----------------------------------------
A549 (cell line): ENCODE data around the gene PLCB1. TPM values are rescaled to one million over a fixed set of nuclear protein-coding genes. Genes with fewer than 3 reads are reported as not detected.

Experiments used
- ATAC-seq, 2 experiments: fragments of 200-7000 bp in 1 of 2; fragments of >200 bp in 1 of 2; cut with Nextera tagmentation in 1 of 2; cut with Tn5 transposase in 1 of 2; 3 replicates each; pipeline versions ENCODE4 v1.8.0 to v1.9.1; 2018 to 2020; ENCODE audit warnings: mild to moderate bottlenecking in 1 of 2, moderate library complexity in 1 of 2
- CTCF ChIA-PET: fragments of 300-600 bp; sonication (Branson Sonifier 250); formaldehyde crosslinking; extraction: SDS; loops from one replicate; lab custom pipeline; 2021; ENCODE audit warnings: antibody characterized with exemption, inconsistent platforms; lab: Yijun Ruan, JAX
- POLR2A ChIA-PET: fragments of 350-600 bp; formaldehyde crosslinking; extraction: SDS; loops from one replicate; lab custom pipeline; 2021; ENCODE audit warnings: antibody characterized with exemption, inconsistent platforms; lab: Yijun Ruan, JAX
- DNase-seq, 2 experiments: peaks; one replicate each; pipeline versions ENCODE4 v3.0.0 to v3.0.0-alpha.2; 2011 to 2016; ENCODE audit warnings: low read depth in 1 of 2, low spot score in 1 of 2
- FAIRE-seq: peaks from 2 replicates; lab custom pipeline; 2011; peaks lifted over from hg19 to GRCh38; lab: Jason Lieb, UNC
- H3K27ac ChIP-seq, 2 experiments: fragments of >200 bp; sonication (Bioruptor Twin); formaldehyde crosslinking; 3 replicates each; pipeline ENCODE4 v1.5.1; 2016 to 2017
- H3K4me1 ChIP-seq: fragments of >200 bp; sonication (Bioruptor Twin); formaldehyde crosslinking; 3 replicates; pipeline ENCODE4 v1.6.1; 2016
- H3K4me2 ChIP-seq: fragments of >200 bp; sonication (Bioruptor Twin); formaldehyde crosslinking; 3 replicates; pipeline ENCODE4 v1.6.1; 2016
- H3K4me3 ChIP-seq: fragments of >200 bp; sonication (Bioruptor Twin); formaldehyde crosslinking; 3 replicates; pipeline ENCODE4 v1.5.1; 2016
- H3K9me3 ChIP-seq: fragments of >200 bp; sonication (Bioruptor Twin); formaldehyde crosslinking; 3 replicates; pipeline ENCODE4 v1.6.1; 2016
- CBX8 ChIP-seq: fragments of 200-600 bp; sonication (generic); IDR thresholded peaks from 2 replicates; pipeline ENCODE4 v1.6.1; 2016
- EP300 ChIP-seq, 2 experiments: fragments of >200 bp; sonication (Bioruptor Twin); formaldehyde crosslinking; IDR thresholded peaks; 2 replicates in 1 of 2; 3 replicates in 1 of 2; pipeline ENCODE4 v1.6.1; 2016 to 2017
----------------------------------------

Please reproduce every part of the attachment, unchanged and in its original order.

A549 (cell line): ENCODE data around the gene PLCB1. TPM values are rescaled to one million over a fixed set of nuclear protein-coding genes. Genes with fewer than 3 reads are reported as not detected.

Experiments used
- ATAC-seq, 2 experiments: fragments of 200-7000 bp in 1 of 2; fragments of >200 bp in 1 of 2; cut with Nextera tagmentation in 1 of 2; cut with Tn5 transposase in 1 of 2; 3 replicates each; pipeline versions ENCODE4 v1.8.0 to v1.9.1; 2018 to 2020; ENCODE audit warnings: mild to moderate bottlenecking in 1 of 2, moderate library complexity in 1 of 2
- CTCF ChIA-PET: fragments of 300-600 bp; sonication (Branson Sonifier 250); formaldehyde crosslinking; extraction: SDS; loops from one replicate; lab custom pipeline; 2021; ENCODE audit warnings: antibody characterized with exemption, inconsistent platforms; lab: Yijun Ruan, JAX
- POLR2A ChIA-PET: fragments of 350-600 bp; formaldehyde crosslinking; extraction: SDS; loops from one replicate; lab custom pipeline; 2021; ENCODE audit warnings: antibody characterized with exemption, inconsistent platforms; lab: Yijun Ruan, JAX
- DNase-seq, 2 experiments: peaks; one replicate each; pipeline versions ENCODE4 v3.0.0 to v3.0.0-alpha.2; 2011 to 2016; ENCODE audit warnings: low read depth in 1 of 2, low spot score in 1 of 2
- FAIRE-seq: peaks from 2 replicates; lab custom pipeline; 2011; peaks lifted over from hg19 to GRCh38; lab: Jason Lieb, UNC
- H3K27ac ChIP-seq, 2 experiments: fragments of >200 bp; sonication (Bioruptor Twin); formaldehyde crosslinking; 3 replicates each; pipeline ENCODE4 v1.5.1; 2016 to 2017
- H3K4me1 ChIP-seq: fragments of >200 bp; sonication (Bioruptor Twin); formaldehyde crosslinking; 3 replicates; pipeline ENCODE4 v1.6.1; 2016
- H3K4me2 ChIP-seq: fragments of >200 bp; sonication (Bioruptor Twin); formaldehyde crosslinking; 3 replicates; pipeline ENCODE4 v1.6.1; 2016
- H3K4me3 ChIP-seq: fragments of >200 bp; sonication (Bioruptor Twin); formaldehyde crosslinking; 3 replicates; pipeline ENCODE4 v1.5.1; 2016
- H3K9me3 ChIP-seq: fragments of >200 bp; sonication (Bioruptor Twin); formaldehyde crosslinking; 3 replicates; pipeline ENCODE4 v1.6.1; 2016
- CBX8 ChIP-seq: fragments of 200-600 bp; sonication (generic); IDR thresholded peaks from 2 replicates; pipeline ENCODE4 v1.6.1; 2016
- EP300 ChIP-seq, 2 experiments: fragments of >200 bp; sonication (Bioruptor Twin); formaldehyde crosslinking; IDR thresholded peaks; 2 replicates in 1 of 2; 3 replicates in 1 of 2; pipeline ENCODE4 v1.6.1; 2016 to 2017